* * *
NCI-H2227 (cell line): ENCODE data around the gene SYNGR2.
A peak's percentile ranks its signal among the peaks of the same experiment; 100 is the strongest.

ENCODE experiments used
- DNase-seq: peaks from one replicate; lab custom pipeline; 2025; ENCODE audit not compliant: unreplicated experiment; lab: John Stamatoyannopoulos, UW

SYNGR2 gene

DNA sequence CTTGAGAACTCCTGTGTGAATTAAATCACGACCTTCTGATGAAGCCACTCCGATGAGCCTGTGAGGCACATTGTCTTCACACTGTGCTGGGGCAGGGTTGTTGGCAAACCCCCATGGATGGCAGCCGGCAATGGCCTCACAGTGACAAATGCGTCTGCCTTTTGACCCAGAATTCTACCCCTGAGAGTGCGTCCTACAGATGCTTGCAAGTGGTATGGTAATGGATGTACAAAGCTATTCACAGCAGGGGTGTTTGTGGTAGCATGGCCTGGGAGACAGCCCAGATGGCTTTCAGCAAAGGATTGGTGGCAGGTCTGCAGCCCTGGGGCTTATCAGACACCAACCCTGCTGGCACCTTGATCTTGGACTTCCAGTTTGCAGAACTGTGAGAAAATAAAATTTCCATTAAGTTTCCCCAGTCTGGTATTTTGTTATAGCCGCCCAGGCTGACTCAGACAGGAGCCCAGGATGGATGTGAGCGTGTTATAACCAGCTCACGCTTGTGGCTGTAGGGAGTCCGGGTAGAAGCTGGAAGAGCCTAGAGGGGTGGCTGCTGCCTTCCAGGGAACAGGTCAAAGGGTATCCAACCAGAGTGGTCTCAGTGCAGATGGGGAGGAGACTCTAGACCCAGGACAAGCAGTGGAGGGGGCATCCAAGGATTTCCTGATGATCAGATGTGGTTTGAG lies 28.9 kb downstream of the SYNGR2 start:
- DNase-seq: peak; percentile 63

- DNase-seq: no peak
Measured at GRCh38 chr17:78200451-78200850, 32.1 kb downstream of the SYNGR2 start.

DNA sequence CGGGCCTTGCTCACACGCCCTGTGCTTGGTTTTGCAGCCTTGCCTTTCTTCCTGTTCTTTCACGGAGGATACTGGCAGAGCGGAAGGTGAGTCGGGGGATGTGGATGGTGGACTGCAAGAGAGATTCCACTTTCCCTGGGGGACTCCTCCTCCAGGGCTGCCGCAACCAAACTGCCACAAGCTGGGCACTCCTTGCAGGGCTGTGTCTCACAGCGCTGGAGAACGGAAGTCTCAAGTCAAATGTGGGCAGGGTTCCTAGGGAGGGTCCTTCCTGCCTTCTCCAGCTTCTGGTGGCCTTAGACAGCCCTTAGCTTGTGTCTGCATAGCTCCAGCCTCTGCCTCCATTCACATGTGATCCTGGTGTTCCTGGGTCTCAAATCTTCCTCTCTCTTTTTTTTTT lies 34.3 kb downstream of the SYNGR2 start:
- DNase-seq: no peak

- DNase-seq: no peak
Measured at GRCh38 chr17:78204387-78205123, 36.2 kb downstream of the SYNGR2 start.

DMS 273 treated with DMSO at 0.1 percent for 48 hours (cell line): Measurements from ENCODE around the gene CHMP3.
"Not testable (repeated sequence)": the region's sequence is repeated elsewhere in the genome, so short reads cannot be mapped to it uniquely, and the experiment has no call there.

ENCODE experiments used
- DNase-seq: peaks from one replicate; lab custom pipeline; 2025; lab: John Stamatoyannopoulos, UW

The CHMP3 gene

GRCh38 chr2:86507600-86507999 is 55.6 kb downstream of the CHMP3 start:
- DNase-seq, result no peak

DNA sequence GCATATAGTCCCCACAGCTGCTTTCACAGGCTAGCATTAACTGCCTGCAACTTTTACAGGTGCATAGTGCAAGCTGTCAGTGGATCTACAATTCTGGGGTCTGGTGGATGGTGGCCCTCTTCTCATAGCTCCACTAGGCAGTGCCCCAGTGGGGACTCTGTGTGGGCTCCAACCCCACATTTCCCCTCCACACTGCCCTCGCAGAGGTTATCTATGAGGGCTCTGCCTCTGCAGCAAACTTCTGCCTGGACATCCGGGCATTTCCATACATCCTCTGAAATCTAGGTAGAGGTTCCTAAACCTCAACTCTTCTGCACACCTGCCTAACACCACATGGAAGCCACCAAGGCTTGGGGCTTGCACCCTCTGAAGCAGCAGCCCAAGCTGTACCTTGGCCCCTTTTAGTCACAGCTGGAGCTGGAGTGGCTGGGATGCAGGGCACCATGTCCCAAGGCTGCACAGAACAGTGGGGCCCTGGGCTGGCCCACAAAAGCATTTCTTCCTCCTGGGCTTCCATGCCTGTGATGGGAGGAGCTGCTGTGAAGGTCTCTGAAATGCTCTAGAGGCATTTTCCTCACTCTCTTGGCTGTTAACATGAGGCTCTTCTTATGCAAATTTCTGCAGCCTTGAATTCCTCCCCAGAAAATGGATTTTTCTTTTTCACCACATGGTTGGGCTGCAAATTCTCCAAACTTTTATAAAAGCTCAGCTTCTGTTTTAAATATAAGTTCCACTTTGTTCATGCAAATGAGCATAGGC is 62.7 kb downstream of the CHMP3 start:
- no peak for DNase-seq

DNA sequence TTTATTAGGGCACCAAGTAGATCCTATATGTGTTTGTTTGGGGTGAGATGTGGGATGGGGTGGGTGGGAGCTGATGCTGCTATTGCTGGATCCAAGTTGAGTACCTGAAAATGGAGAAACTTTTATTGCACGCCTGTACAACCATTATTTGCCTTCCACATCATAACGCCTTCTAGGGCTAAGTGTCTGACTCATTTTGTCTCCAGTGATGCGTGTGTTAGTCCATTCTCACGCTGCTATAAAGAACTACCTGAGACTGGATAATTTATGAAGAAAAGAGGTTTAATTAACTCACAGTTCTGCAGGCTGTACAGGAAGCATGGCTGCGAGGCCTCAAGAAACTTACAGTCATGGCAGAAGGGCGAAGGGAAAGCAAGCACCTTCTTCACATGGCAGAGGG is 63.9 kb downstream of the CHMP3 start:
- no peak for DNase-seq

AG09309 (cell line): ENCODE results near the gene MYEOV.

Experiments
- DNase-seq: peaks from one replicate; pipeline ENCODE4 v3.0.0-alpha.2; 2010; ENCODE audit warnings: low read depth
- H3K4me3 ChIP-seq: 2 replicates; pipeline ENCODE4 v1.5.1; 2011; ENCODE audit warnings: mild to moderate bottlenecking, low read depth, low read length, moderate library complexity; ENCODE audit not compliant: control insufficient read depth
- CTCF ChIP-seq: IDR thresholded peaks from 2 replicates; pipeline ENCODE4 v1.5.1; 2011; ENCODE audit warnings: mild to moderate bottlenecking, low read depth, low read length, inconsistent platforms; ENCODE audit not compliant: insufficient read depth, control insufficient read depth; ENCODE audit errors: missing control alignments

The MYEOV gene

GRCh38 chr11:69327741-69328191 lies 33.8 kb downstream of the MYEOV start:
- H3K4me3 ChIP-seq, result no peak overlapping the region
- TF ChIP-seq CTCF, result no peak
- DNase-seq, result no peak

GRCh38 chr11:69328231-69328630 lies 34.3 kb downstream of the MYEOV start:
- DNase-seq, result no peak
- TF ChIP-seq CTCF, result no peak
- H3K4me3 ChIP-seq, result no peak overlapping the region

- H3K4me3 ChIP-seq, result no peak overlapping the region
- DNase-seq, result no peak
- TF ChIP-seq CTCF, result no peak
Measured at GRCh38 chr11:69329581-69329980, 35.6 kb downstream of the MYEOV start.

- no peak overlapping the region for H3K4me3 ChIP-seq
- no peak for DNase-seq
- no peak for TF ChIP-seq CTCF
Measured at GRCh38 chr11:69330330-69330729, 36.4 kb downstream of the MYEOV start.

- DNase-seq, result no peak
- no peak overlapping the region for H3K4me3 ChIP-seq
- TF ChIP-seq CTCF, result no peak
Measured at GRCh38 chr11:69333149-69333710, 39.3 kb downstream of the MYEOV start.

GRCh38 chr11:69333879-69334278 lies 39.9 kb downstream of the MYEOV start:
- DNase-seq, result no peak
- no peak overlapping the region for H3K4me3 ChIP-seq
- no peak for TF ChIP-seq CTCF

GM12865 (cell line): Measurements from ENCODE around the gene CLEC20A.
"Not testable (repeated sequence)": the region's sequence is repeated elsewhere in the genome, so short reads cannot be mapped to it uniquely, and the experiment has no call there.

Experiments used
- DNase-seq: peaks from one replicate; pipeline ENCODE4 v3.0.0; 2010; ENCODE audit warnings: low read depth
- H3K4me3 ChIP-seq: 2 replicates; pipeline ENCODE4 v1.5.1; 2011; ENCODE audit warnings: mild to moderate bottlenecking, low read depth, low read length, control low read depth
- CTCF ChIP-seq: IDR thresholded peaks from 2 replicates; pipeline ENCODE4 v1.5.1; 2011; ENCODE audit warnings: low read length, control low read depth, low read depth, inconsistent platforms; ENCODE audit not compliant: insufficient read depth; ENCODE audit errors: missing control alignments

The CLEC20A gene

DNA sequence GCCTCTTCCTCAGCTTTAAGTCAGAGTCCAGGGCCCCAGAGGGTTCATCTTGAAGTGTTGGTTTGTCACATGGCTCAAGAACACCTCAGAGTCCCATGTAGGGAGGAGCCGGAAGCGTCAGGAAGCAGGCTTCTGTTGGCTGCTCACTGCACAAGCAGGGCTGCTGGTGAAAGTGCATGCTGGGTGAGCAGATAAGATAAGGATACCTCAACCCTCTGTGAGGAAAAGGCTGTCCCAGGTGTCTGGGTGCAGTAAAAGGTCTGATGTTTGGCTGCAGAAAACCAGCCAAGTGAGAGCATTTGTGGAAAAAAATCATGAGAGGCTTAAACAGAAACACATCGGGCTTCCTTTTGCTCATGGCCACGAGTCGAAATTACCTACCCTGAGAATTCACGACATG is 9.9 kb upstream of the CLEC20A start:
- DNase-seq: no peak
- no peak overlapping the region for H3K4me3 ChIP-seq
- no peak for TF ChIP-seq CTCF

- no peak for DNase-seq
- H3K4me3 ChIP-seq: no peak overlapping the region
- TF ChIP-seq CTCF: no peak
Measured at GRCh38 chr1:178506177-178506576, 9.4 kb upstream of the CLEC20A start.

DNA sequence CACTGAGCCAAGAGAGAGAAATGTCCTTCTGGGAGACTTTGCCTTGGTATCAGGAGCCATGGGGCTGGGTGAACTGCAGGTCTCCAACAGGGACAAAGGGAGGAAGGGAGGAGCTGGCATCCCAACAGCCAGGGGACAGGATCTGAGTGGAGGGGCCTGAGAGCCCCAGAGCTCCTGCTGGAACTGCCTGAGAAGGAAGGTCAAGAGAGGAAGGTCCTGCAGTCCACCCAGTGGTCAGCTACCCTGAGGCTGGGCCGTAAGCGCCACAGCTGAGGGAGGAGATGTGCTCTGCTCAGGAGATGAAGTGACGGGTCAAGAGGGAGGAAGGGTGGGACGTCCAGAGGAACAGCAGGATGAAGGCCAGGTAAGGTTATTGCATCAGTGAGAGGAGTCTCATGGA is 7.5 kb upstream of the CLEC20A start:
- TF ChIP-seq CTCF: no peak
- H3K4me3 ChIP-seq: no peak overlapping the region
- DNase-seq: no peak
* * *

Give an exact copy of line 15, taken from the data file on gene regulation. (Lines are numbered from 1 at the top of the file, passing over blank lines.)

"Not testable (repeated sequence)": the region's sequence is repeated elsewhere in the genome, so short reads cannot be mapped to it uniquely, and the experiment has no call there.